Now, Perfection is like that. There is no such thing. It is a concept meant to empower us, if we use it correctly. If I think it really exists, and some people are “perfect”, some guitarists are “perfect”, and I should be “perfect”, I will always come up short, since I will always find something in me that could stand a little improvement.
Perfection, like Time, is an intangible, a concept. It is like a mirage in front of us. We reach for it, we travel to it, and it disappears when we get there, to be replaced by something else, a little further up ahead. The purpose of consciously using the concept is to bring out the best in us.
Perfection is an individual thing. It is your awareness of what your next possibility is. Without an awareness of your next possibility, and a striving toward it, you cannot grow. If something is "perfect" it really means it is complete, nothing can be added to it without diminishing it, and making it imperfect. Well, as a guitarist, or as a person, you will never be complete. Nor should you wish to be. To be a perfect person, or guitar player, would mean you had stopped getting better, which is just no fun.
To live these words in your life, you must have a commitment to growth. You must always be “sharpening” your awareness and sensitivity. You must always feel a sense of “creative dis-satisfaction” with where you presently are. You must strive for that vision up ahead, and become bored when you get there, and look further.
As a guitarist, as in life, you get what you settle for. If getting half the notes is good enough for you, fine, be a “good enough” guitarist. If you never even take the trouble to record yourself and listen back to how you really sound, fine, stay in the dark. Keep the fantasy bubble floating until such time as you might have to play in front of other people, who will hear how you actually sound, and let them burst the bubble.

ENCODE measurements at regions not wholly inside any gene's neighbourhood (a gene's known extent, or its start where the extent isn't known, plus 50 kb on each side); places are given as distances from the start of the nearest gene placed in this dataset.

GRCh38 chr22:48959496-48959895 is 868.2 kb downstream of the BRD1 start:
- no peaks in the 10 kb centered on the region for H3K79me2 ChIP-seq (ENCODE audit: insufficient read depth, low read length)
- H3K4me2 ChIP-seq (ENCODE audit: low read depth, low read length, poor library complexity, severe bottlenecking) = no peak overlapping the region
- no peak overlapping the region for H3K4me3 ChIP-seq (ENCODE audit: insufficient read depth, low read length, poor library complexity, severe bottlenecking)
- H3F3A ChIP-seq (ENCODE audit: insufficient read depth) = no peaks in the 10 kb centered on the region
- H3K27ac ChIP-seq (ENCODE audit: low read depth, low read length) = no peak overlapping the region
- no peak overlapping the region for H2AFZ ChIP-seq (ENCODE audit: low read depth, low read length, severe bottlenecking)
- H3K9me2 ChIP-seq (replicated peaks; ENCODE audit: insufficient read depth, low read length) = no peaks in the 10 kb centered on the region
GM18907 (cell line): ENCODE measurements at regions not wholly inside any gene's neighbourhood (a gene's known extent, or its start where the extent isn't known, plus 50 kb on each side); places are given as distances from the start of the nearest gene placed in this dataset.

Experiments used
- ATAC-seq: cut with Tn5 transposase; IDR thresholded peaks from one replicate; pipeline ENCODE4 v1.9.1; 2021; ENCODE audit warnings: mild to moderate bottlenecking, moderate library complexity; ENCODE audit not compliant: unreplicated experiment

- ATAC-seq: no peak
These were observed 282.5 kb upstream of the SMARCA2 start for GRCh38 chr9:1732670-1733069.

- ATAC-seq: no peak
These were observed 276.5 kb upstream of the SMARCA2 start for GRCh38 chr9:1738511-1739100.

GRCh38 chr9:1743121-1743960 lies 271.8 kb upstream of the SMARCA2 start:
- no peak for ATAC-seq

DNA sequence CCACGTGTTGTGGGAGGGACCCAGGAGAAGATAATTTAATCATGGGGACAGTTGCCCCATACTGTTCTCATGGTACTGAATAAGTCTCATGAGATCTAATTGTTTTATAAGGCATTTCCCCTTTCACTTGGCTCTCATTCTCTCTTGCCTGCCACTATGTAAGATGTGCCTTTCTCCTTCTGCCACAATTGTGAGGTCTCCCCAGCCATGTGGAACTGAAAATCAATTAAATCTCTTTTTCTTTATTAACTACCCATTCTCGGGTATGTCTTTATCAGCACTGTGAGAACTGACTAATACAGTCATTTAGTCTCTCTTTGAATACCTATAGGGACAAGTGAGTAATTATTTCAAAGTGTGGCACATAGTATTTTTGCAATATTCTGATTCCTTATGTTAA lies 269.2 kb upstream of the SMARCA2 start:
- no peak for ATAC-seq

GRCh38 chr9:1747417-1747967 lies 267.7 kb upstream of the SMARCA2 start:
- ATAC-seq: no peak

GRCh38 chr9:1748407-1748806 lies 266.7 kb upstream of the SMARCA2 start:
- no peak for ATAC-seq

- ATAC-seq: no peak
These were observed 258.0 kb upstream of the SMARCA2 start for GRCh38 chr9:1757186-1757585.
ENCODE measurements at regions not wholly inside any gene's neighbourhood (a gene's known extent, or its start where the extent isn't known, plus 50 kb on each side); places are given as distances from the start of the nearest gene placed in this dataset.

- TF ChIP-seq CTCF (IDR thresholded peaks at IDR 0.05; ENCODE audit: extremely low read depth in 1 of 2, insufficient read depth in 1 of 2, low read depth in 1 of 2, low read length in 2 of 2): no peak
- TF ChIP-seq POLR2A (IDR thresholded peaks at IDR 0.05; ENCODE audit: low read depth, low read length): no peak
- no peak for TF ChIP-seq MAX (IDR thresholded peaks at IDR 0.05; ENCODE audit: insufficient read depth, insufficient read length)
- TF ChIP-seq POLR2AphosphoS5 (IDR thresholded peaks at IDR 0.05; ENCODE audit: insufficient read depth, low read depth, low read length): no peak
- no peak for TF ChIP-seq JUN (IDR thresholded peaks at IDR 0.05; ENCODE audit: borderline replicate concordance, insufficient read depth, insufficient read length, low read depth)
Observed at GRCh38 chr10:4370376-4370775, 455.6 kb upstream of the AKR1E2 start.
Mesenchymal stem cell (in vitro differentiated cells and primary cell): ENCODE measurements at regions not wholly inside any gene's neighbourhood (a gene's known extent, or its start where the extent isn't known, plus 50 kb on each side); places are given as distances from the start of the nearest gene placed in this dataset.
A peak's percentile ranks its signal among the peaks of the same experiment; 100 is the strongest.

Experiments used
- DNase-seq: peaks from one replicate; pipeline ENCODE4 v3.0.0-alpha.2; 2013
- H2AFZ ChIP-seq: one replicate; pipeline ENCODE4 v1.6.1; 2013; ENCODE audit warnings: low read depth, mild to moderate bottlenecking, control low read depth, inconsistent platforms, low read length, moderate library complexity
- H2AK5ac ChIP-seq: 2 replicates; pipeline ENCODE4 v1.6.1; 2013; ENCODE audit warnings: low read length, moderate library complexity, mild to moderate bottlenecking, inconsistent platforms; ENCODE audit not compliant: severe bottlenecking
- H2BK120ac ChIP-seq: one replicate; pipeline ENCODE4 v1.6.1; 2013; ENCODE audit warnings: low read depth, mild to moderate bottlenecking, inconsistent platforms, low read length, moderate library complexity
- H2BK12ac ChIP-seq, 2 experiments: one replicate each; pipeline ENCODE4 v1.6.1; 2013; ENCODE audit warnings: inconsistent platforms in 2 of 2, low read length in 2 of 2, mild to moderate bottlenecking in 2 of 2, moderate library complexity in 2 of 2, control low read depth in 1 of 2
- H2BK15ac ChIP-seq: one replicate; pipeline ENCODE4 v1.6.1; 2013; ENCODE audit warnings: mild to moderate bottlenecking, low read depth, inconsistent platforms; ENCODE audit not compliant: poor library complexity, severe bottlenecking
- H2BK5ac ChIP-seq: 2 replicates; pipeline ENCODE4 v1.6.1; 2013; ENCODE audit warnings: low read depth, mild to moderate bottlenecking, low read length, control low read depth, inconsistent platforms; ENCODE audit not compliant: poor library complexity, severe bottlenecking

For myself, I am only happy when I am attempting to meet some new challenge. As soon as I accomplish that, I am looking for the next one. Like a shark must constantly be moving, and a rat must constantly be gnawing at something, I find I have to be always moving into and chewing on challenges.
I am actually very happy to discover things wrong with my playing. I was so happy when I noticed that a little tension in my 3rd finger, coming from using the 2nd, was causing me a problem in many areas of my playing. I immediately set out to attack the problem, and improve the situation. I was so happy to have discovered this flaw, since I knew it was the first step to a “new, improved me” as a player.
And as I observe myself and other people, I come to the conclusion that this attitude is one of the primary reasons I have developed to an advanced level as a guitarist.
Let me leave you with one of the most inspiring things I have ever read, in relation to this topic, written by Pepe Romero, one of the world's greatest players - He writes this after his father’s death in 1996 (his father was his lifelong teacher):
"The greatest, most cherished lessons were those that I had with him during his last year. I started the year with firm confidence in my maturity and perfection as a guitarist and as a musician. But my father, with his love,and his knowledge, taught me more in this year that I can ever learn in he rest of my life. We had a lesson every single day that I was at home.
The collection of music I play (on this recording), was an essential part of the repertoire he gave to my brothers and me, so that through our love of it, we could search for beauty and the unattainable perfection that is the guiding light of all the great servants of music."
I hope that you, Charles, and all my readers, will remember those eloquent last words of Pepe’s, “the unattainable perfection that is the GUIDING LIGHT of all the GREAT SERVANTS of music”.